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Double Dribble NES Spiel

Produktbild von Double Dribble NES Spiel

Zustand: Akzeptabel
Versand: Gratis
Zahlung: Überweisung im Voraus
Garantie: Keine

CHF 19.90


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Artikelbeschreibung

Verkauft wird das Spiel Double Dribble für den Nintendo NES. Bild nicht zwingend ein Originalbild. Modul ist in jedem Fall in spielbarem Zustand. Label grundsätzlich OK, höchstens kleine Ablösungen des Labels oder minimal fehlende Teile des Labels sind toleriert. Die meisten Module sind jedoch einwandfrei.

Zustand des Artikels

Spiel mit höchstens kleinen Gebrauchsspuren. Spiel wurde gereinigt und funktioniert einwandfrei.

Abmessungen und Gewicht (ohne Gewähr)

Länge: 14cm
Breite: 12cm
Höhe: 2cm
Gewicht: 105g

Artikelmerkmale

AnzahlSpieler: 2
Erscheinungsjahr: 1988
Genre: Sport
Herausgeber: Konami
Herstellergarantie: Keine
Herstellernummer: NichtZutreffend
Kompatibelmit: NichtZutreffend
Marke: Markenlos
MitGebrauchsanleitung: Nein
Multiplayer: Ja
OnlineSpielbar: Nein
Plattform: NES
Regionalcode: PAL
Regionalcode-Detail: PALB
Sport-Subgenre: Basketball
USK-Einstufung: USK0

Artikelvideo

Spielbeschreibung

Double Dribble, known in Japan as Exciting Basket, was the second basketball arcade game developed and released in 1986 by Konami. It was the second basketball arcade game by Konami, following Super Basketball. Much of the game's popularity came from its animation sequences showing basketball players performing slam dunks, as well as The Star-Spangled Banner theme during attract mode, which was the first arcade game to feature the national anthem. These were uncommon in video games at the time of Double Dribble's release. While successful in the arcades, the game became and remained popular and remembered when it was ported to the Nintendo Entertainment System in 1987.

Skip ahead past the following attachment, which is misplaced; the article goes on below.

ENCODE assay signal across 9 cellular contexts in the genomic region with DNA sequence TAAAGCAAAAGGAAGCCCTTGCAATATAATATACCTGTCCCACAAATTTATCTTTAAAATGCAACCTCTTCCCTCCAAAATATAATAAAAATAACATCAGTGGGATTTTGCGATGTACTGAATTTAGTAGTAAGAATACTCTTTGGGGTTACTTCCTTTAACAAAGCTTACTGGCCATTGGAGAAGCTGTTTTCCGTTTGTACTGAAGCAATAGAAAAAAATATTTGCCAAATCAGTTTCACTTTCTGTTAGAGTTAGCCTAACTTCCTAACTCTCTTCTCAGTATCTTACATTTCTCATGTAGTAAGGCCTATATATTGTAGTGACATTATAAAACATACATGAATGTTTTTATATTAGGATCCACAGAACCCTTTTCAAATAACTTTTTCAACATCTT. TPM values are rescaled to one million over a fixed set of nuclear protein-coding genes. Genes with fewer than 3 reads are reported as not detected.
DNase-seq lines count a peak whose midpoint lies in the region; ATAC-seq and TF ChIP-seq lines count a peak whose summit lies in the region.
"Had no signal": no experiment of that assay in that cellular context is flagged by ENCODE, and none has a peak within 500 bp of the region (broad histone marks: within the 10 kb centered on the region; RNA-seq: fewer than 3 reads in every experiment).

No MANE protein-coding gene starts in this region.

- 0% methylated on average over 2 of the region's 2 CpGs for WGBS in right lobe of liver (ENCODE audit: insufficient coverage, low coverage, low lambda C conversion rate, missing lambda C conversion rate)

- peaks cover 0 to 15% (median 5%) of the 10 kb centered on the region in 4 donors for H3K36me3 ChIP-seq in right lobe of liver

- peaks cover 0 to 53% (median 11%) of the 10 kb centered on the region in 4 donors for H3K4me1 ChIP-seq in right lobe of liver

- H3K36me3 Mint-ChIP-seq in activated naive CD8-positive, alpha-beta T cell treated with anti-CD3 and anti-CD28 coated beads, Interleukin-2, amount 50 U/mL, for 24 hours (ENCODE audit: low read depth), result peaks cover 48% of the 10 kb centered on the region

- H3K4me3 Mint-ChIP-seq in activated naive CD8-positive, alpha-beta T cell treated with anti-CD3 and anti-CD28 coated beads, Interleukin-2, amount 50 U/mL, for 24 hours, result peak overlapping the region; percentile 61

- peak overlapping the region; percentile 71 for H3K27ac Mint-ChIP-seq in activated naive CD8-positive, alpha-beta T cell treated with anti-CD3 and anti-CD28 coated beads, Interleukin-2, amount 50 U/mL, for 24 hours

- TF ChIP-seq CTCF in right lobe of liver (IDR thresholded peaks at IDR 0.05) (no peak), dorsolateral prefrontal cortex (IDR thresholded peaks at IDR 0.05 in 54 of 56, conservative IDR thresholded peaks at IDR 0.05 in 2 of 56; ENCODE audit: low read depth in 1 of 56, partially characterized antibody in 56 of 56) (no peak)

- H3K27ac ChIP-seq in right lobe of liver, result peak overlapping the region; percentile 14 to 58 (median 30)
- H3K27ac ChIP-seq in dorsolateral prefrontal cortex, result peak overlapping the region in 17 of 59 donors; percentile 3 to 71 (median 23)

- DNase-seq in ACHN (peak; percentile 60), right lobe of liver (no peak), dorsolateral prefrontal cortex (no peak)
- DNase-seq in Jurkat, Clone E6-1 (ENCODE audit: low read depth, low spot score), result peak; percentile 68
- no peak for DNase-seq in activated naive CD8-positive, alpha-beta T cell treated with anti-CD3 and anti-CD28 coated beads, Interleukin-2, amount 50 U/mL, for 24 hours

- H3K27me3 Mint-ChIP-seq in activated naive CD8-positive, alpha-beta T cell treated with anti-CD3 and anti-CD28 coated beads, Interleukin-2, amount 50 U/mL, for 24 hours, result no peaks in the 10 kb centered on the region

Double Dribble was followed by a sequel titled Double Dribble: The Playoff Edition, which was released in 1994 for the Sega Genesis/Mega Drive. A remake titled Double Dribble Fastbreak was released for iOS in 2010, being based mostly on the NES version; however, the animation sequences were ripped from the arcade version.

Several positions on the court were 'hot spots,' high-percentage areas where shots-taken were likely to score points. For example: it is easier to hit a 3-pointer on the bottom right-hand side of the screen. A player could start a 3-point jump shot from the top right or left corner of the court inbounds, and continue the jump out of bounds and even slightly behind the hoop and it would go in nearly every time. Another nearly guaranteed shot is taken with the player standing 3-quarters length of the court away from their goal could go for a running 3-point shot, provided that the shot button was pressed within the other team's free throw shooting circle. In certain circumstances, the display would break away from the full court action and show a close up of the players either dunking the ball or making a shot. Frequently a player would miss a slam dunk, which is a very high percentage shot. The arcade version was a timed play (much like Star Fire), where after every minute of play, the game was owed a credit if the score was tied or the computer is ahead. However, if the live player was ahead, a "free" minute was earned. Many average players could earn the first free minute, but this became increasingly more difficult to do as making 3-point shots became virtually impossible over the course of gameplay. (Quelle: Wikipedia)

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